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                On our way back to Edwin’s home, we spent the evening at Akargera National Park.  The 463.32 square-mile Park is fenced off to keep the animals from wandering into a local village where, before being fenced off, the wild animals would wreak havoc. 

                We were fortunate to see one or more of the majority of most the animals that inhabit this massive park including a 30-foot tall giraffe, several antelopes, baboons, hippos, a crocodile swimming with the hippos, zebras, more giraffes, and many unusual and beautiful birds.  We also saw a small monkey who sat on a clay mound looking as if he was waiting for a cab or uber to come pick him up.

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              When it was nearly time to leave the park, Edwin lamented that we had not seen elephants.  He knew these beautiful creatures were among my favorite.  I was concerned that Edwin felt bad about not seeing the elephants.  I said, “Edwin, don’t worry.  I’ll be back and will see elephants.  Besides, they are here living their lives.  They’re not here for our entertainment. I’m good.”  We were all resigned that the elephants were hiding when our guide spotted a humongous male elephant walking out of the bush into a clearing.  I got out of the car but climbed back in when I realized how massive the bull was.  So, at a safe distance, we stayed a while longer watching him tare down a tree and devour all the vegetation.  The crunching sound of the vegetation and then some of the tree itself was incredible!  Seeing the elephant meant that we had seen all the animals except the rhinos and lions.  We were happy and content.  I was thrilled and can’t wait to see them all again.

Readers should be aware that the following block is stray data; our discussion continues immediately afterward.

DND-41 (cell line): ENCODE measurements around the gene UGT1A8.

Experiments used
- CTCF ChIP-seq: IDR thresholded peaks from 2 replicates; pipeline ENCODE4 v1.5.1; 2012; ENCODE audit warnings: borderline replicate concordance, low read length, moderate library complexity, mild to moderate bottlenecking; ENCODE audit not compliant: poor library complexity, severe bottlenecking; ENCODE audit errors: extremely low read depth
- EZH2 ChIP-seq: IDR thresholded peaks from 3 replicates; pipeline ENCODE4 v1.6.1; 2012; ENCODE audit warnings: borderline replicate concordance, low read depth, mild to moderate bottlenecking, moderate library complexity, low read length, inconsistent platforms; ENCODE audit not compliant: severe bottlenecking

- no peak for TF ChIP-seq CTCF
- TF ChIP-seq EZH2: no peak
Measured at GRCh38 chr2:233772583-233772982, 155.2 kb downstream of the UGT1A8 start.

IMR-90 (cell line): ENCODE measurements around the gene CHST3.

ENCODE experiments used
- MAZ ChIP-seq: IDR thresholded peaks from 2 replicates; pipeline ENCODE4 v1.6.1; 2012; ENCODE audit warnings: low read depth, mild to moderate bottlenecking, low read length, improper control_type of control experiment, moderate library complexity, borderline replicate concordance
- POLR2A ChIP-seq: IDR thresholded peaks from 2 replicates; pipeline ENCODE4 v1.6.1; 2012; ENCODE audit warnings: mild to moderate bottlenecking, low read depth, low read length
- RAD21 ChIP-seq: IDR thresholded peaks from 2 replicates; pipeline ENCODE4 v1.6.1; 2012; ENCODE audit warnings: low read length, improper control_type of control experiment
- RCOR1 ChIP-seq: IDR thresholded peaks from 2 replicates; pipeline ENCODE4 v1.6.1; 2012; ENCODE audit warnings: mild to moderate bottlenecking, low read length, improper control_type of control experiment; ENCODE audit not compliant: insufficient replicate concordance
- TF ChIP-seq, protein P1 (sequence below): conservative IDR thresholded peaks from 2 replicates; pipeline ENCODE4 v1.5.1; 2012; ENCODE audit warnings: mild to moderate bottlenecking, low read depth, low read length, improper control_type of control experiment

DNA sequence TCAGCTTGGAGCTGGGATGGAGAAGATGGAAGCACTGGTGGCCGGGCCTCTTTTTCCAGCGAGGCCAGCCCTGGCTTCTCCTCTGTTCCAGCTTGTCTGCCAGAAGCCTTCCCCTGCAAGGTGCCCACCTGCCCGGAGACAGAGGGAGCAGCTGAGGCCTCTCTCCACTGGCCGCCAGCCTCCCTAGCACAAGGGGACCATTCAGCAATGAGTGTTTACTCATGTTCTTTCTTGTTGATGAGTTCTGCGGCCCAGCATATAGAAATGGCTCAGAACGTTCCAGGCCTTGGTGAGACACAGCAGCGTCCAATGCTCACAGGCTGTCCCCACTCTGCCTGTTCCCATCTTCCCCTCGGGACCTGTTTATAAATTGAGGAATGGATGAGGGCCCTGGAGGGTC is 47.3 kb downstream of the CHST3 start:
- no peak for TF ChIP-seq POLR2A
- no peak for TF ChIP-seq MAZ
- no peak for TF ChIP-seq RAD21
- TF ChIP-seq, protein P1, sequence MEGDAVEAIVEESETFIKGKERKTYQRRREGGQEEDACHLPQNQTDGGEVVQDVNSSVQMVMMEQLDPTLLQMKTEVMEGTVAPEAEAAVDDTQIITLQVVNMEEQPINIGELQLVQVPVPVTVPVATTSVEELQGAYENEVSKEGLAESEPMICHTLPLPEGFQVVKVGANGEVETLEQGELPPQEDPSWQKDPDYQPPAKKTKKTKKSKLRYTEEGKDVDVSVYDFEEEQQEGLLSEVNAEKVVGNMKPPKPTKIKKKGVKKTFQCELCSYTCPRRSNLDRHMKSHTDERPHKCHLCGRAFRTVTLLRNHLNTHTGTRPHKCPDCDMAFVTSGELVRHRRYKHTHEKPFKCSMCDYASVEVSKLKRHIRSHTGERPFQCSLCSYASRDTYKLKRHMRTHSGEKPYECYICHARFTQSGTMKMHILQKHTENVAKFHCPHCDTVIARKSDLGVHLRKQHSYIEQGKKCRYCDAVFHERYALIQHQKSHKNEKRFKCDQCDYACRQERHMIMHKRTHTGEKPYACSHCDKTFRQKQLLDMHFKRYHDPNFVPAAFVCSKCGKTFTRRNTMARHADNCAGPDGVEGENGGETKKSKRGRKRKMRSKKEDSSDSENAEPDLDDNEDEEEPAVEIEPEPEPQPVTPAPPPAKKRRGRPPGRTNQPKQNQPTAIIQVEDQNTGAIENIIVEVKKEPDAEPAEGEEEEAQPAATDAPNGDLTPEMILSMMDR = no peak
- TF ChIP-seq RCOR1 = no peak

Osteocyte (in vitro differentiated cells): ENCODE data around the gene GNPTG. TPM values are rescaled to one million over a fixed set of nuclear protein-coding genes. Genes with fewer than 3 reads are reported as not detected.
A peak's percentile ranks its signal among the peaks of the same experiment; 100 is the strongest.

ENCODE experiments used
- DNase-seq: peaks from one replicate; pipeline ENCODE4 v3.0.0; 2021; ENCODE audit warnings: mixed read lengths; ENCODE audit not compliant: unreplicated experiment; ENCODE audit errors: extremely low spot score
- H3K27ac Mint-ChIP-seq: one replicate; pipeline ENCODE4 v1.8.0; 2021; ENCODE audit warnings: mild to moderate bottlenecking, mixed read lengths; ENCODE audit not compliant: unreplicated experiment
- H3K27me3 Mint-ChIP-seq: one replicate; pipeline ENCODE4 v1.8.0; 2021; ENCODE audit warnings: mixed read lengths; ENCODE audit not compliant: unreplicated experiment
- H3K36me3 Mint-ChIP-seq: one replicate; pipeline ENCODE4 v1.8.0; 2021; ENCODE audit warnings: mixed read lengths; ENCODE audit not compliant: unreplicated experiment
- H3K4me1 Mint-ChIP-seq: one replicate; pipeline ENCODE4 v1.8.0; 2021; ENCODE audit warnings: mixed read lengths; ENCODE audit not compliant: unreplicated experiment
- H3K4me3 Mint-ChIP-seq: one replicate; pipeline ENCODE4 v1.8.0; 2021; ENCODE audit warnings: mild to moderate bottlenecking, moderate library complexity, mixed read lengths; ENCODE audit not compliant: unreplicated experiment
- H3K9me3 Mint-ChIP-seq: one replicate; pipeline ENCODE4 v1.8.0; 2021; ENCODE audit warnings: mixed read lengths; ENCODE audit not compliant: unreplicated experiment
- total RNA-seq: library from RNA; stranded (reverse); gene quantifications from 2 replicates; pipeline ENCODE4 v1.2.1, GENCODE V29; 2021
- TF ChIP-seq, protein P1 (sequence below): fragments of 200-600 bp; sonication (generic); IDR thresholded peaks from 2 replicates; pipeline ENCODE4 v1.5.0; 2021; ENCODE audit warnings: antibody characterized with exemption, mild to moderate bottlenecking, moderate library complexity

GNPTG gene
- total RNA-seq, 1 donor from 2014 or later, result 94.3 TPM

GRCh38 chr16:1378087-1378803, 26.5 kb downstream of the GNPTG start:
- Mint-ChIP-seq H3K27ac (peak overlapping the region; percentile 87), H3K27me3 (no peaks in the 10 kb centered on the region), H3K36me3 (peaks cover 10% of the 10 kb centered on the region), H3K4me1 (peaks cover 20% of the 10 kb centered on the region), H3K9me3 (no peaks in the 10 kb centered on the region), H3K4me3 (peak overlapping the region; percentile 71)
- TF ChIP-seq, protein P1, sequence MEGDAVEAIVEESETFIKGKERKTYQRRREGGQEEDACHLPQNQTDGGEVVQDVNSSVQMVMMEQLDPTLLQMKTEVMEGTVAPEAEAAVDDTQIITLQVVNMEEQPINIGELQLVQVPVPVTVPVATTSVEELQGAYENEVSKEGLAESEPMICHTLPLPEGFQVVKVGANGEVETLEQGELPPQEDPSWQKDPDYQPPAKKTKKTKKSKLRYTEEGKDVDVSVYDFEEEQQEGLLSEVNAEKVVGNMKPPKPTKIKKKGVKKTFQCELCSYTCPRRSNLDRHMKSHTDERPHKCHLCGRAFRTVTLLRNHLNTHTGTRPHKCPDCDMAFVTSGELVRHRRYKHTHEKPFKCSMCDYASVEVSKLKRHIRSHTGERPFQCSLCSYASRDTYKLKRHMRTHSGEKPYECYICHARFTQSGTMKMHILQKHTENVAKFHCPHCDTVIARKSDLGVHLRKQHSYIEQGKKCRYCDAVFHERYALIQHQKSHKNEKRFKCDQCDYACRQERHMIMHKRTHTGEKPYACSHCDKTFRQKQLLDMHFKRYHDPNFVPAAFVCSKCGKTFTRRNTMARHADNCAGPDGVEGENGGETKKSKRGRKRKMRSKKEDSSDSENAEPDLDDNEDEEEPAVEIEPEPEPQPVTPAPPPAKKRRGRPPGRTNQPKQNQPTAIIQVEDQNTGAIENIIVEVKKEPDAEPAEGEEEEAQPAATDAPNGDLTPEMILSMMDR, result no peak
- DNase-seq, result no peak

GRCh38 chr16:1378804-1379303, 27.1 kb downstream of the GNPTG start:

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                Several days later, I had an incredible experience and the thrill of a lifetime!  

                With a group of eight individuals and guided by a wonderfully energetic, fun man, Francios Bigirimana, who spent fifteen years of his life working side by side with one of my heroes, Dian Fossey, I trekked up the mountainside to visit with a troop of mountain gorillas.  What an amazing experience!  After taking several photos, I stood still just watching their behavior when I recognized that they were aware that they are related to us.  In fact, I walked over to where Francios stood and said, “Am I right?  I think these guys know they are our cousins.”  He said they did indeed as he also took my camera relieving me of the burden of taking photos so I could be with the gorillas.  I think my thoughtfulness gave Francios pleasure.  Having the ability to observe the gorillas gave me pleasure.  I loved being in the presence of my not too distant cousins with whom we share 98.8% DNA!  I hope to return one day with my husband and my sister, Gail,  to visit again with these incredible beings.  Below is the troop’s silverback.  What a clown he was.  He loves posing for photos.  Beautiful cousin!